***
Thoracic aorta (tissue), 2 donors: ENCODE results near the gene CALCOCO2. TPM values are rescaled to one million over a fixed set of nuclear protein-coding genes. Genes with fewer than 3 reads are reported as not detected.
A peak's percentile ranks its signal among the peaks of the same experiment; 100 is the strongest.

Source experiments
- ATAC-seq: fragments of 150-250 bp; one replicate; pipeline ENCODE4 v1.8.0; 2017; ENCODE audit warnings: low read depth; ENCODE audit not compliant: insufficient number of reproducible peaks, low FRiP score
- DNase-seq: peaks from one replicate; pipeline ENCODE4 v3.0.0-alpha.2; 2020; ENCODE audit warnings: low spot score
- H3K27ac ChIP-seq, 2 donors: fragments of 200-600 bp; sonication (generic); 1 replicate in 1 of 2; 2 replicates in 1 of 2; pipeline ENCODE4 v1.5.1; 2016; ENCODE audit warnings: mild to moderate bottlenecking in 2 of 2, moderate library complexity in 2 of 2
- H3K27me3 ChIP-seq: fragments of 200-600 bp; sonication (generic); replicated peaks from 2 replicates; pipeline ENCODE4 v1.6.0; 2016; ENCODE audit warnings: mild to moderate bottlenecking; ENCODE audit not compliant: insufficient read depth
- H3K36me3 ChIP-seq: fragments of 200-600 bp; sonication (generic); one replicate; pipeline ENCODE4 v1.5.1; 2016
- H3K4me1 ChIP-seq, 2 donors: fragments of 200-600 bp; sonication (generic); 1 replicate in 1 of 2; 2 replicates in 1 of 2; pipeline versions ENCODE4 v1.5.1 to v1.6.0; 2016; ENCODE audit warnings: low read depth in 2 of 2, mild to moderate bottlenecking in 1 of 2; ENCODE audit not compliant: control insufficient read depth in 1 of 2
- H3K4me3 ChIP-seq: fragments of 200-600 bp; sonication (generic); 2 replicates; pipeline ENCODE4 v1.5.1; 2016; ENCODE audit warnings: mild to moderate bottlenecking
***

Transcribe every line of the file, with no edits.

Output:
Thoracic aorta (tissue), 2 donors: ENCODE results near the gene CALCOCO2. TPM values are rescaled to one million over a fixed set of nuclear protein-coding genes. Genes with fewer than 3 reads are reported as not detected.
A peak's percentile ranks its signal among the peaks of the same experiment; 100 is the strongest.

Source experiments
- ATAC-seq: fragments of 150-250 bp; one replicate; pipeline ENCODE4 v1.8.0; 2017; ENCODE audit warnings: low read depth; ENCODE audit not compliant: insufficient number of reproducible peaks, low FRiP score
- DNase-seq: peaks from one replicate; pipeline ENCODE4 v3.0.0-alpha.2; 2020; ENCODE audit warnings: low spot score
- H3K27ac ChIP-seq, 2 donors: fragments of 200-600 bp; sonication (generic); 1 replicate in 1 of 2; 2 replicates in 1 of 2; pipeline ENCODE4 v1.5.1; 2016; ENCODE audit warnings: mild to moderate bottlenecking in 2 of 2, moderate library complexity in 2 of 2
- H3K27me3 ChIP-seq: fragments of 200-600 bp; sonication (generic); replicated peaks from 2 replicates; pipeline ENCODE4 v1.6.0; 2016; ENCODE audit warnings: mild to moderate bottlenecking; ENCODE audit not compliant: insufficient read depth
- H3K36me3 ChIP-seq: fragments of 200-600 bp; sonication (generic); one replicate; pipeline ENCODE4 v1.5.1; 2016
- H3K4me1 ChIP-seq, 2 donors: fragments of 200-600 bp; sonication (generic); 1 replicate in 1 of 2; 2 replicates in 1 of 2; pipeline versions ENCODE4 v1.5.1 to v1.6.0; 2016; ENCODE audit warnings: low read depth in 2 of 2, mild to moderate bottlenecking in 1 of 2; ENCODE audit not compliant: control insufficient read depth in 1 of 2
- H3K4me3 ChIP-seq: fragments of 200-600 bp; sonication (generic); 2 replicates; pipeline ENCODE4 v1.5.1; 2016; ENCODE audit warnings: mild to moderate bottlenecking